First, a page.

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Searching for planets that could harbor life It has just narrowed significantly.
Scientists have long hoped and hypothesized that our world’s most common type of star – called an M dwarf – could host nearby planets with atmospheres, potentially rich in carbon and ideal for creating life. But in a new study of a world orbiting an M dwarf 66 light-years from Earth, researchers found no indication that such a planet could retain an atmosphere at all.
Without a carbon-rich atmosphere, the planet is unlikely to be hospitable to living organisms. Carbon molecules are, after all, the building blocks of life. The results don’t bode well for other types of planets orbiting M dwarfs, said Michelle Hill, a planetary scientist and doctoral candidate at the University of California, Riverside.
“The pressure from the star’s radiation is enormous, enough to blow the planet’s atmosphere away,” Hill said in a post on the university’s website.
M dwarf stars are known to be fickle, emitting solar flares and raining radiation on nearby celestial bodies.
But for years, it was hoped that the relatively large planets orbiting near M dwarfs could be in Goldilocks’ environment, close enough to their young star to remain warm and large enough to cling to their atmosphere.
However, the nearby M dwarf may be so dense that it keeps the atmosphere intact, according to the new study, published in Astrophysical Journal Letters.
A similar phenomenon occurs in our solar system: the Earth’s atmosphere is also deteriorating due to eruptions from its nearby star, the Sun. The difference is that Earth has enough volcanic activity and other gas-emitting activity to make up for the loss in the atmosphere and make it barely detectable, according to the research.
However, the M dwarf planet examined in the study, GJ 1252b, “could contain 700 times more carbon than Earth, and still not have an atmosphere,” said study co-author and UC Riverside astrophysicist Stephen Stephen. Kane, in a press release, said it will build up at first, but then fade and wear down.
GJ 1252b orbits less than a million miles from its star, called GJ_1252. The study found that the planet experiences extreme daytime temperatures of 2,242 degrees Fahrenheit (1,228 degrees Celsius).
The planet’s existence was first suggested by NASA’s Transiting Exoplanet Reconnaissance Mission, or TESS. Then, astronomers ordered the nearly 17-year-old Spitzer Space Telescope to set its sights on the region in January 2020 — less than 10 days before Spitzer was permanently disabled.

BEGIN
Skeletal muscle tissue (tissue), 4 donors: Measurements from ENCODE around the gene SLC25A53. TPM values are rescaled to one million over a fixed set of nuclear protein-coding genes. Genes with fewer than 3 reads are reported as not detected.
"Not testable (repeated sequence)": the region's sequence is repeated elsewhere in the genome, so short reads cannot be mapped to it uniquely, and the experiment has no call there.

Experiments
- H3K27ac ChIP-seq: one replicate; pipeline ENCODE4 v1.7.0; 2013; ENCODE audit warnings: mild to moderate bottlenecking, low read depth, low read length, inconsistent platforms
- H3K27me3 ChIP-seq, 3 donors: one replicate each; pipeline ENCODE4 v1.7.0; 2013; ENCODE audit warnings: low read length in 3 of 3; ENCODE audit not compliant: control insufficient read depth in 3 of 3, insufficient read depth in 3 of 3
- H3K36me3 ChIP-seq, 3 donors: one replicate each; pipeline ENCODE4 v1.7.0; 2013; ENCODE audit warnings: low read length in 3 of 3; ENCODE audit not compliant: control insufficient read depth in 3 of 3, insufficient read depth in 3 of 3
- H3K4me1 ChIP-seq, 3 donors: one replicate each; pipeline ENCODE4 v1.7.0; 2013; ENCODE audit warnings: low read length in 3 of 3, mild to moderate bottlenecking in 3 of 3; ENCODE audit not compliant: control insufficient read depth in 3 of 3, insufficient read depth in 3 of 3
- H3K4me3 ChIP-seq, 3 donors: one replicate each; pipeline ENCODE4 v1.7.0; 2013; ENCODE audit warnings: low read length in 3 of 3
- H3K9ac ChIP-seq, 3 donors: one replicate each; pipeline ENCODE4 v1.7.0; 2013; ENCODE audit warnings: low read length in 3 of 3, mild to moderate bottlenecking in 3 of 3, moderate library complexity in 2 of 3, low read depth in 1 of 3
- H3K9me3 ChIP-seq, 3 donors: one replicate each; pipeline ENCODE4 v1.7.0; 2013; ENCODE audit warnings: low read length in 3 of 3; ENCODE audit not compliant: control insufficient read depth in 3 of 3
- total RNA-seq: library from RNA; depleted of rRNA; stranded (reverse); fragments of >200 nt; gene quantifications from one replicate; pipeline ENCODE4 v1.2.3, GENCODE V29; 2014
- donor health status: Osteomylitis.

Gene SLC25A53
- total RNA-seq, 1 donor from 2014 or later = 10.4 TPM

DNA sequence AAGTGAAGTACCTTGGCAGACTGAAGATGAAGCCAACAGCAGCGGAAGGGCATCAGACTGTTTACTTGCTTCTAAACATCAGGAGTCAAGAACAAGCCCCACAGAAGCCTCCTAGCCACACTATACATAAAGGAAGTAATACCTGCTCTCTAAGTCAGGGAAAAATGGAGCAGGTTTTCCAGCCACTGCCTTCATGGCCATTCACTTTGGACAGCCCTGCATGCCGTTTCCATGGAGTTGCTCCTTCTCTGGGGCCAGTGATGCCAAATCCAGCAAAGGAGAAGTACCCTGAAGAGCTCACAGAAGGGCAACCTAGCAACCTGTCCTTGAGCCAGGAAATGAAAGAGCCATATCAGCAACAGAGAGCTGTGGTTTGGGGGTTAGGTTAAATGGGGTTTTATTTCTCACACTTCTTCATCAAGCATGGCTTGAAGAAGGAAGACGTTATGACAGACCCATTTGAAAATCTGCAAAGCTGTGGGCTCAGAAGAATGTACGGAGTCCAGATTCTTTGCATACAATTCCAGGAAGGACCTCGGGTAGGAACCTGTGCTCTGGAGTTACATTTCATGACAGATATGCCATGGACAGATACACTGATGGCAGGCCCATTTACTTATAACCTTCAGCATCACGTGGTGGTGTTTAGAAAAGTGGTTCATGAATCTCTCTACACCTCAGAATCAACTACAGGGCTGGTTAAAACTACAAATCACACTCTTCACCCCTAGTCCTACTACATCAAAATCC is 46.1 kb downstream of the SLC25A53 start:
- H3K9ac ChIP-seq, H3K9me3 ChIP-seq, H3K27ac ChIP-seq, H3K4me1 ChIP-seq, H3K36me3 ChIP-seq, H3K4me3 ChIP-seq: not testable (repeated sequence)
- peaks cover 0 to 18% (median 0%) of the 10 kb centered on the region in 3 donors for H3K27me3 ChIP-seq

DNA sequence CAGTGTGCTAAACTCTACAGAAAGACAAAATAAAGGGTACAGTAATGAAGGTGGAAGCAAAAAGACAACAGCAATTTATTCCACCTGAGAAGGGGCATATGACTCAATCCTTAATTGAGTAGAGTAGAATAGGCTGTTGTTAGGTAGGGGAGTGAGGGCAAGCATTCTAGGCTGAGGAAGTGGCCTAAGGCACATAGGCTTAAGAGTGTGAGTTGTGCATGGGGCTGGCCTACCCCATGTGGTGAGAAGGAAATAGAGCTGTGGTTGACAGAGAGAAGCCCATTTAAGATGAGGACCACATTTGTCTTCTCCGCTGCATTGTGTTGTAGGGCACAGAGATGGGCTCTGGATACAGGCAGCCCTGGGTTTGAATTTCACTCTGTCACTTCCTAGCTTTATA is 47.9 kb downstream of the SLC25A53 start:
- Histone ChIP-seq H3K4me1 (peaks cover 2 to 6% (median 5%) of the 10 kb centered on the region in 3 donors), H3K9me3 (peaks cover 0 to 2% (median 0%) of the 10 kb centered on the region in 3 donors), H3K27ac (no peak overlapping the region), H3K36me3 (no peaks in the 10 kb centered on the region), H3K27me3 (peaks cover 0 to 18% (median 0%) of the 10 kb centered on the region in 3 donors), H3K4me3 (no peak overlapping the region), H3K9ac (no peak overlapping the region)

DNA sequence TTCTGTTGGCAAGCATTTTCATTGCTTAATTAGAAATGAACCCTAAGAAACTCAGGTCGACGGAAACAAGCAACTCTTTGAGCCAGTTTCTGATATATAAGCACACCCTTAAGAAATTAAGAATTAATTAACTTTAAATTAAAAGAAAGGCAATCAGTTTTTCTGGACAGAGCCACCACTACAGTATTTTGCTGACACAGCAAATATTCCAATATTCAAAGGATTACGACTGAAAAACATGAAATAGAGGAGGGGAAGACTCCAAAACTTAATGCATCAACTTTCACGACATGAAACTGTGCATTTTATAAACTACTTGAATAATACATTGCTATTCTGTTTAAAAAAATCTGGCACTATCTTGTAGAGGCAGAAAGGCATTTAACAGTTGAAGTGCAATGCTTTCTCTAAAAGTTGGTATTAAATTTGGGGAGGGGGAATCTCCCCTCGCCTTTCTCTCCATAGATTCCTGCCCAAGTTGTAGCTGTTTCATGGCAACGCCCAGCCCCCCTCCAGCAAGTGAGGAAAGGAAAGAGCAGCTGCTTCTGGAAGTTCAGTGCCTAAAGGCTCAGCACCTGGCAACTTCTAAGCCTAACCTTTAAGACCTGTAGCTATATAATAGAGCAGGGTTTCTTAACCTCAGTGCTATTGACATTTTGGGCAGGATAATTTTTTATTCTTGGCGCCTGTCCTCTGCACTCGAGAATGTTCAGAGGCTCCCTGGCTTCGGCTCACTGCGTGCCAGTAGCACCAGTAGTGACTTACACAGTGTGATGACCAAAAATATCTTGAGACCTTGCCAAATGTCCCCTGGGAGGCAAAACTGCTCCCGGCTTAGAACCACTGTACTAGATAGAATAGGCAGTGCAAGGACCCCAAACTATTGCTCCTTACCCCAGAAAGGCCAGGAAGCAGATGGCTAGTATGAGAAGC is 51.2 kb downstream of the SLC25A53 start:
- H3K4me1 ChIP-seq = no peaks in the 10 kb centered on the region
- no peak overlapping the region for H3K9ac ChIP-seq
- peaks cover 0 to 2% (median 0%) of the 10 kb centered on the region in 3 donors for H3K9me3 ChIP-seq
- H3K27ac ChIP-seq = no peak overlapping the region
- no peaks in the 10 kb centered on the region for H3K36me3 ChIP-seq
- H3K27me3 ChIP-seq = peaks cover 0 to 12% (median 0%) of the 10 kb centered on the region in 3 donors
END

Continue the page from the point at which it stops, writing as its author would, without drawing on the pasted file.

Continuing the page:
The investigation into whether GJ 1252b has an atmosphere was led by astronomer Ian Crossfield at the University of Kansas and involved a group of researchers from the University of California Riverside, NASA’s Jet Propulsion Laboratory, Caltech, University of Maryland, Carnegie Institution for Science, and Max Plank. Institute of Astronomy, McGill University, University of New Mexico, and University of Montreal.
They rummaged through data produced by Spitzer, looking for signatures of emission, or signs that a gas bubble could be enveloping the planet. The telescope picked up the planet as it passed behind its star, Hill said, allowing researchers to “look at starlight as it passes through the planet’s atmosphere,” giving a “spectral signature of the atmosphere” — or lack thereof.
Hill added that she was not shocked because she found no signs of Joe, but was disappointed. It searches for moons and planets in “habitable zones,” and the results make looking at the worlds orbiting around M dwarf stars everywhere less intriguing.
Researchers hope to gain more clarity about these types of planets with the help of the James Webb Space Telescope, the most powerful space telescope to date.
Hill noted that Webb will soon set his sights on the TRAPPIST-1 system, “which is also an M dwarf star with an array of rocky planets around it.”
“There is a lot of hope that it will be able to tell us whether or not those planets have atmospheres around them,” she added. “I think M dwarf fans are probably holding their breath right now to see if we can tell if there’s an atmosphere around those planets.”
However, there are still plenty of interesting places to search for habitable worlds. Aside from looking at planets far from M dwarfs that are more likely to retain atmospheres, there are still nearly 1,000 Sun-like stars relatively close to Earth that could have their own planets orbiting within habitable zones, according to UC Riverside’s website on the study. .
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